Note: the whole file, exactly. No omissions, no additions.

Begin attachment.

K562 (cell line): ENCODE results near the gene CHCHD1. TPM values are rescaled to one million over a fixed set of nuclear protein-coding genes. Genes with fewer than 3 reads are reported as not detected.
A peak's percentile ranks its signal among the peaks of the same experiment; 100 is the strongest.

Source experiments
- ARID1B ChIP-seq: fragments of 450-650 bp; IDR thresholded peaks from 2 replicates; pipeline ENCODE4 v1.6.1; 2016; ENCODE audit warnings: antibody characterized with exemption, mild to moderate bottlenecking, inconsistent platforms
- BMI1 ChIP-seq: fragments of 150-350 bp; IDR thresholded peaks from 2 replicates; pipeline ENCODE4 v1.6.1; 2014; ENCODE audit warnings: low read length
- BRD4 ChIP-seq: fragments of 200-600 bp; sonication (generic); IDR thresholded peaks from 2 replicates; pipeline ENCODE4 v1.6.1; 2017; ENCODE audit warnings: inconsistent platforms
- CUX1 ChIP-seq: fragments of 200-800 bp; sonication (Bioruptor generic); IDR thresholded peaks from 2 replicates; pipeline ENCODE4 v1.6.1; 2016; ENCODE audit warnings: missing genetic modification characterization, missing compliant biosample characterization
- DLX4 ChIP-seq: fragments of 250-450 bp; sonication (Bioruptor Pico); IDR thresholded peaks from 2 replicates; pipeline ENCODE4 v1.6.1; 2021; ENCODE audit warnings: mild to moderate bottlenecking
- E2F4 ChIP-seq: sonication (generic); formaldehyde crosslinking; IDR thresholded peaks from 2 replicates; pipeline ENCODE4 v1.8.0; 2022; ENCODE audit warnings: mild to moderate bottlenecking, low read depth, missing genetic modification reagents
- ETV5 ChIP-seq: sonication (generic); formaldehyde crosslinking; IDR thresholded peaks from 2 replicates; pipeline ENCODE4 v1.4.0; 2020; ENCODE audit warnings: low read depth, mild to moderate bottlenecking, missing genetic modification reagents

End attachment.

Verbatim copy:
K562 (cell line): ENCODE results near the gene CHCHD1. TPM values are rescaled to one million over a fixed set of nuclear protein-coding genes. Genes with fewer than 3 reads are reported as not detected.
A peak's percentile ranks its signal among the peaks of the same experiment; 100 is the strongest.

Source experiments
- ARID1B ChIP-seq: fragments of 450-650 bp; IDR thresholded peaks from 2 replicates; pipeline ENCODE4 v1.6.1; 2016; ENCODE audit warnings: antibody characterized with exemption, mild to moderate bottlenecking, inconsistent platforms
- BMI1 ChIP-seq: fragments of 150-350 bp; IDR thresholded peaks from 2 replicates; pipeline ENCODE4 v1.6.1; 2014; ENCODE audit warnings: low read length
- BRD4 ChIP-seq: fragments of 200-600 bp; sonication (generic); IDR thresholded peaks from 2 replicates; pipeline ENCODE4 v1.6.1; 2017; ENCODE audit warnings: inconsistent platforms
- CUX1 ChIP-seq: fragments of 200-800 bp; sonication (Bioruptor generic); IDR thresholded peaks from 2 replicates; pipeline ENCODE4 v1.6.1; 2016; ENCODE audit warnings: missing genetic modification characterization, missing compliant biosample characterization
- DLX4 ChIP-seq: fragments of 250-450 bp; sonication (Bioruptor Pico); IDR thresholded peaks from 2 replicates; pipeline ENCODE4 v1.6.1; 2021; ENCODE audit warnings: mild to moderate bottlenecking
- E2F4 ChIP-seq: sonication (generic); formaldehyde crosslinking; IDR thresholded peaks from 2 replicates; pipeline ENCODE4 v1.8.0; 2022; ENCODE audit warnings: mild to moderate bottlenecking, low read depth, missing genetic modification reagents
- ETV5 ChIP-seq: sonication (generic); formaldehyde crosslinking; IDR thresholded peaks from 2 replicates; pipeline ENCODE4 v1.4.0; 2020; ENCODE audit warnings: low read depth, mild to moderate bottlenecking, missing genetic modification reagents